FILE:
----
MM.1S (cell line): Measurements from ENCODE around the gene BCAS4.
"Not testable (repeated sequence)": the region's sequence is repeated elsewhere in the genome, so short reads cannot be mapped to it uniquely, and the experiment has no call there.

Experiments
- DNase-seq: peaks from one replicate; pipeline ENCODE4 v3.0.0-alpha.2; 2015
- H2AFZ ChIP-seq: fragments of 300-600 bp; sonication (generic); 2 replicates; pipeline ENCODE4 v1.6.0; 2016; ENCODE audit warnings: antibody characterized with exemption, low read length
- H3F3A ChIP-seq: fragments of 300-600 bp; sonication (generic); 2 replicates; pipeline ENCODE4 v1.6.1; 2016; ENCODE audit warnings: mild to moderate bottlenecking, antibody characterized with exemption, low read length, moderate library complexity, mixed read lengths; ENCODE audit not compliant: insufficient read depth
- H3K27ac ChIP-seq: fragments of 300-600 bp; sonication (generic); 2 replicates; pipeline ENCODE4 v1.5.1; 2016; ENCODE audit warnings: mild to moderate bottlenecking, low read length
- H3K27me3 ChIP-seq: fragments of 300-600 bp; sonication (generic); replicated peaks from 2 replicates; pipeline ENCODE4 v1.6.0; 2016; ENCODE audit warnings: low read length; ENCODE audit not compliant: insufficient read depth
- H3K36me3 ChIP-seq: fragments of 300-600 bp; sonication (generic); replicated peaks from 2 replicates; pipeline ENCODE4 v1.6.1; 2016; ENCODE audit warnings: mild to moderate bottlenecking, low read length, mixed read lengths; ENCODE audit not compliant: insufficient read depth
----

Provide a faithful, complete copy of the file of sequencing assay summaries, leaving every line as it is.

MM.1S (cell line): Measurements from ENCODE around the gene BCAS4.
"Not testable (repeated sequence)": the region's sequence is repeated elsewhere in the genome, so short reads cannot be mapped to it uniquely, and the experiment has no call there.

Experiments
- DNase-seq: peaks from one replicate; pipeline ENCODE4 v3.0.0-alpha.2; 2015
- H2AFZ ChIP-seq: fragments of 300-600 bp; sonication (generic); 2 replicates; pipeline ENCODE4 v1.6.0; 2016; ENCODE audit warnings: antibody characterized with exemption, low read length
- H3F3A ChIP-seq: fragments of 300-600 bp; sonication (generic); 2 replicates; pipeline ENCODE4 v1.6.1; 2016; ENCODE audit warnings: mild to moderate bottlenecking, antibody characterized with exemption, low read length, moderate library complexity, mixed read lengths; ENCODE audit not compliant: insufficient read depth
- H3K27ac ChIP-seq: fragments of 300-600 bp; sonication (generic); 2 replicates; pipeline ENCODE4 v1.5.1; 2016; ENCODE audit warnings: mild to moderate bottlenecking, low read length
- H3K27me3 ChIP-seq: fragments of 300-600 bp; sonication (generic); replicated peaks from 2 replicates; pipeline ENCODE4 v1.6.0; 2016; ENCODE audit warnings: low read length; ENCODE audit not compliant: insufficient read depth
- H3K36me3 ChIP-seq: fragments of 300-600 bp; sonication (generic); replicated peaks from 2 replicates; pipeline ENCODE4 v1.6.1; 2016; ENCODE audit warnings: mild to moderate bottlenecking, low read length, mixed read lengths; ENCODE audit not compliant: insufficient read depth